Research Techniques Made Simple: Methodology and Applications of Förster Resonance Energy Transfer (FRET) Microscopy

  • Joshua A. Broussard
    Affiliations
    Department of Pathology, Northwestern University, Feinberg School of Medicine, Chicago, Illinois, USA

    Department of Dermatology, Northwestern University, Feinberg School of Medicine, Chicago, Illinois, USA
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  • Kathleen J. Green
    Correspondence
    Correspondence: Kathleen J Green, 303 East Chicago Avenue, Chicago, Illinois 60611, USA.
    Affiliations
    Department of Pathology, Northwestern University, Feinberg School of Medicine, Chicago, Illinois, USA

    Department of Dermatology, Northwestern University, Feinberg School of Medicine, Chicago, Illinois, USA
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      Classical biochemical techniques have contributed a great deal to our understanding of the mechanisms regulating fundamental biological processes. However, these approaches are typically end-point, population-based assays and are often insufficient in examining transient molecular events. Förster resonance energy transfer (FRET) microscopy is a powerful technique capable of investigating dynamic interactions between proteins and a plethora of biochemical signaling events based on the development of specific biosensors. This technique exploits the principle that when FRET occurs, energy from a donor fluorophore is transferred to an acceptor fluorophore only when certain conditions are met. These include dependence on both distance and fluorophore orientation. In this article, applications of FRET microscopy to protein interactions and modifications are discussed, and examples are given of the types of biosensors that can be developed. There are a number of methods to measure FRET. The most common modalities and specific advantages and shortcomings for each are reviewed. Finally, general considerations and guidelines for choosing a method are discussed.

      Abbreviations:

      ER (endoplasmic reticulum), FLIM (fluorescence-lifetime imaging microscopy), FP (fluorescent protein), FRET (Förster resonance energy transfer)
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      Introduction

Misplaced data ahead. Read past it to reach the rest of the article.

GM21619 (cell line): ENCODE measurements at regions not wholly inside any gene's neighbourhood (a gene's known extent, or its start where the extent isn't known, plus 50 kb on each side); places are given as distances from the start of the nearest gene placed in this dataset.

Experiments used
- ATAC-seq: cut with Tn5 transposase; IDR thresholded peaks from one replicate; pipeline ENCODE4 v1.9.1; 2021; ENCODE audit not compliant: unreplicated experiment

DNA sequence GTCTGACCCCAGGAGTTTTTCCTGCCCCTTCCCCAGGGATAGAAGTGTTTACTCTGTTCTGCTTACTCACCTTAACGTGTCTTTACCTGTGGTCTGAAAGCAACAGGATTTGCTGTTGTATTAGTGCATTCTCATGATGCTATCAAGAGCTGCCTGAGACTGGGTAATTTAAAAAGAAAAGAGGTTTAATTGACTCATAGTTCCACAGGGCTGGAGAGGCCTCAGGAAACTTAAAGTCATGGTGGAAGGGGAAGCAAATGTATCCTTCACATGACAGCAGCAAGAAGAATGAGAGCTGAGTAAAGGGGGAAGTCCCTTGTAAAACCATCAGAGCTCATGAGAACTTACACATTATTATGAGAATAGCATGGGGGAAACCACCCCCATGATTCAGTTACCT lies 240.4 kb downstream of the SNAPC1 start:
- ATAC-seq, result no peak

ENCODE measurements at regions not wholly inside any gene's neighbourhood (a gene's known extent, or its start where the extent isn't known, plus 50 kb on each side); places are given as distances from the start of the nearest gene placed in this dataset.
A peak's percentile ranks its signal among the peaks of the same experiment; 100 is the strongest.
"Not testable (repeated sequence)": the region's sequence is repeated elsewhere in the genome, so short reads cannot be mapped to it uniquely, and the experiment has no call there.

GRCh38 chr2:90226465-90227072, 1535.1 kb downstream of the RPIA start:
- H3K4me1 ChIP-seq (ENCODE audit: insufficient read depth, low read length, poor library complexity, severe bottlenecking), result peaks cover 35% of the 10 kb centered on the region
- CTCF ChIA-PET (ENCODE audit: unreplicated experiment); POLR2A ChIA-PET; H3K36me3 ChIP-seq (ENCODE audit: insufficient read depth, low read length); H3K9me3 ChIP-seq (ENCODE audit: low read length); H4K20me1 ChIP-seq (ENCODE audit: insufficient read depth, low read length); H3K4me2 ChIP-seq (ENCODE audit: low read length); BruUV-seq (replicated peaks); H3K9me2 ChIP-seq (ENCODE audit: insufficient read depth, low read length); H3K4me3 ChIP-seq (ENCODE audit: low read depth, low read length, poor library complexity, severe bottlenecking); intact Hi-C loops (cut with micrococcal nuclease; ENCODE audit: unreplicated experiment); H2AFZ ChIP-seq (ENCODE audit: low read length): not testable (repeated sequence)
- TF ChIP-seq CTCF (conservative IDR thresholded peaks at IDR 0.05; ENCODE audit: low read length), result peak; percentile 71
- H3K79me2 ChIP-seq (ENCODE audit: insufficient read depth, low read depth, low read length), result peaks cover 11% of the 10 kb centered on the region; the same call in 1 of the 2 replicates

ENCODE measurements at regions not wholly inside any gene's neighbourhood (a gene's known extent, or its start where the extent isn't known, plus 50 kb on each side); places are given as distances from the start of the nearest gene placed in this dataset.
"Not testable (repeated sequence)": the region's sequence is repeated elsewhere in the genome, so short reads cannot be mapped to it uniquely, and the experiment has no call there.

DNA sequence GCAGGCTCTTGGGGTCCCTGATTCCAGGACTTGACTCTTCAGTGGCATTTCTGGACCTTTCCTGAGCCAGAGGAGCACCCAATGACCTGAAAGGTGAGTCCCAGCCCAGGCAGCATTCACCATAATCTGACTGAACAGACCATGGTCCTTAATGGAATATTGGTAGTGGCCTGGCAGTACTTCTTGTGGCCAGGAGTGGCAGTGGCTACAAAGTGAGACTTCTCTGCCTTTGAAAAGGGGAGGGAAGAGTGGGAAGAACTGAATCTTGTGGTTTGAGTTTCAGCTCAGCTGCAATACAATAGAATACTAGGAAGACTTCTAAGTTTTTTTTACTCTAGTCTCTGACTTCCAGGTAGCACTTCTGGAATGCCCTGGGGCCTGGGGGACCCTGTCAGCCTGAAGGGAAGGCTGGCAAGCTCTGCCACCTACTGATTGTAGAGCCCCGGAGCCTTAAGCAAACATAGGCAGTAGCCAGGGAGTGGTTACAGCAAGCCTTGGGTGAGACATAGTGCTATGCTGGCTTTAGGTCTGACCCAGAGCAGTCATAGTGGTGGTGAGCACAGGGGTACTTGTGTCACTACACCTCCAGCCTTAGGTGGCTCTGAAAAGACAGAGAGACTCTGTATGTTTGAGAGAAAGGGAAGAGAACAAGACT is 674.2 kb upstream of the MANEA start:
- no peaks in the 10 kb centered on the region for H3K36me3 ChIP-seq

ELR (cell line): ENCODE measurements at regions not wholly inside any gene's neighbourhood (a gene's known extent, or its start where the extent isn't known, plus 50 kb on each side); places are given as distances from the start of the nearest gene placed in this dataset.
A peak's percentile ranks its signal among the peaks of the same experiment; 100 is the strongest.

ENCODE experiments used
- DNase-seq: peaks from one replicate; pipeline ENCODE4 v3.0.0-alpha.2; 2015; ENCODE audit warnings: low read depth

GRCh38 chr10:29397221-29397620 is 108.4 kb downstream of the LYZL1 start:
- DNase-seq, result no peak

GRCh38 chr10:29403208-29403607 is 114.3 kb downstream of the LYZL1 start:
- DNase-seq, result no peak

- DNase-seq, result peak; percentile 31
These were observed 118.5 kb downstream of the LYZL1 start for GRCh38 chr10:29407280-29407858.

Advantages

      • The ability to perform biochemical assays in real time in living cells
      • A large number of FRET-based biosensors have already been created and characterized
      • New biosensors can be generated to assess a protein of interest, although some expertise is necessary
      • Some FRET measurement methods are relatively inexpensive and can be performed on standard wide field microscopes
      • Potential applications in high-throughput screening

      Shortcomings

      • Data analysis can be complex, depending on sensors and methodology
      • Some FRET measurement methods require expensive specialized equipment
      • FRET efficiency can be quite low, and false positives and false negatives must be controlled for
      • Some FRET-measurement methods are best suited as an endpoint assay
      • Biosensors using FPs as donors and acceptors require careful characterization, because the bulky FP-tag can affect protein function

      Definitions

      • Fluorescence: The process by which a molecule that has absorbed light emits light at a longer wavelength than the absorbed light
      • Nonradiative transfer: Transfer of energy without releasing a photon of light
      • Anisotropy: Unequal physical properties along different axes
      • Tension: Pulling force transmitted along an axis
      Macromolecular interactions and modifications are the foundation for every biological process and pathological condition occurring in our bodies, functioning in an extraordinarily complex and dynamic network of cellular signaling events. The advent of modern light-based microscopy has enabled researchers to observe molecules in their native habitat, in real-time, in living cells and tissues. However, the inherent applications of light-based microscopy to the study of protein interactions and modifications is somewhat limited. This can be overcome by combining conventional light-based microscopy with other techniques. Förster resonance energy transfer (FRET) is a process by which energy is transferred from one fluorophore (the donor) to a second fluorophore (the acceptor) in a nonradiative manner, rather than being emitted as a photon of light from the donor (fluorescence). This phenomenon is strongly dependent on the distance between the two fluorophores, occurs most efficiently when they are within 10 nm of each other (Figure 1), and decreases exponentially with increasing distance (
      • Pietraszewska-Bogiel A.
      • Gadella T.W.J.
      FRET microscopy: from principle to routine technology in cell biology.
      ). Therefore, FRET has historically been used to determine the close proximity of two molecules of interest.
      Figure 1
      Figure 1Requirements for FRET. The donor molecule emission (Em.) and acceptor molecule excitation (Ex.) spectra must overlap. FRET efficiency is highest when the donor and acceptor molecules are within 10 nm of each other and their dipoles are at a parallel orientation. FRET, Förster resonance energy transfer.
      One of the most widely used applications of FRET in the life sciences is FRET microscopy using genetically encodable biosensors containing fluorescent proteins (FPs) as the donor and acceptor fluorophores (
      • Day R.N.
      • Davidson M.W.
      Fluorescent proteins for FRET microscopy: monitoring protein interactions in living cells.